An OTU is informative if its count or frequency can be used effectively in a rule which sorts samples into a given set of metadata categories such as healthy / sick, day / night etc.
Usually, an OTU is informative because it has higher frequency in one category than other categories, as shown in the figure below. Such cases can be found using the otutab_select command.
With a random forest classifier, a so-called importance value in the range 0 (not informative) to 1 (maximally informative) is calculated for each OTU. Random forests can discover more complicated rules than the simple frequency sort assumed by otutab_select. To extract the OTU importance values from a random forest parameter file and sort them in order of decreasing importance, you can use:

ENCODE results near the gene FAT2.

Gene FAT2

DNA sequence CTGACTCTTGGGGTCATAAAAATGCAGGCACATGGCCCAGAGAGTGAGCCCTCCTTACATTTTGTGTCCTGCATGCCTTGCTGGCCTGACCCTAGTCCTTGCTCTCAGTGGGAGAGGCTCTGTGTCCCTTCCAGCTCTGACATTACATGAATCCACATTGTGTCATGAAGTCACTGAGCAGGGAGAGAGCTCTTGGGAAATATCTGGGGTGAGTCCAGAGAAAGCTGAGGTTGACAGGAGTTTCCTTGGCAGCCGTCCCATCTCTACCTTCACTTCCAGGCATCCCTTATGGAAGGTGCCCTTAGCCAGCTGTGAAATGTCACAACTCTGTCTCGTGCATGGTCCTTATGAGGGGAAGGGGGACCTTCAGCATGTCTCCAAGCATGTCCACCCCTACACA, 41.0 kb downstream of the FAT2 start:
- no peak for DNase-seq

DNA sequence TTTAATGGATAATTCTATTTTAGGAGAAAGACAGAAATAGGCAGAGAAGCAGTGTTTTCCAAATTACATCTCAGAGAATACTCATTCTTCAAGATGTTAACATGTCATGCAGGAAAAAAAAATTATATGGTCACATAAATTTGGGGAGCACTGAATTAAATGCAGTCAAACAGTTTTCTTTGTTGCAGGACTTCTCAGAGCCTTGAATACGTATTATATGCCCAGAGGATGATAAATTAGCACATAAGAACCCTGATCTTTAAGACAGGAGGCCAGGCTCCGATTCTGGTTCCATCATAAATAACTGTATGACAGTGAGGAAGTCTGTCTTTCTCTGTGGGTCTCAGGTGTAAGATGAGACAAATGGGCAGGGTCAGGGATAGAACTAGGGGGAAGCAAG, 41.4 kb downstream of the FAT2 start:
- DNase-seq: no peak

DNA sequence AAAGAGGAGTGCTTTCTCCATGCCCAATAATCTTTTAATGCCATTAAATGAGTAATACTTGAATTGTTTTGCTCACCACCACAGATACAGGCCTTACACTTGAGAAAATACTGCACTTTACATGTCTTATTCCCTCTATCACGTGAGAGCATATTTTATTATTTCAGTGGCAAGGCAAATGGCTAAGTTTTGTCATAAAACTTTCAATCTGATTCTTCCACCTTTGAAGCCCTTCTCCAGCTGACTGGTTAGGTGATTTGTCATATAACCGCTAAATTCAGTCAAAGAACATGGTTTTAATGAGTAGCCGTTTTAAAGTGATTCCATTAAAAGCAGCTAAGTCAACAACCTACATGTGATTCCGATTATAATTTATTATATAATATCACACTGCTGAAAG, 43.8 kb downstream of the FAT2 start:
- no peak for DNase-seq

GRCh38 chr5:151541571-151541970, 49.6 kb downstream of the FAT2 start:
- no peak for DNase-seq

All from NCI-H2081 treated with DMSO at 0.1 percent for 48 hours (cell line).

grep -w "^varimp" forest.txt | cut -f3,5 | sort -rgk2
If an OTU is found to be informative by a random forest classifier but not by the otutab_select command, this implies that the implied rules incorporating this OTU are more complicated than the typical form "if count is high, sample is in category A, otherwise in a different category".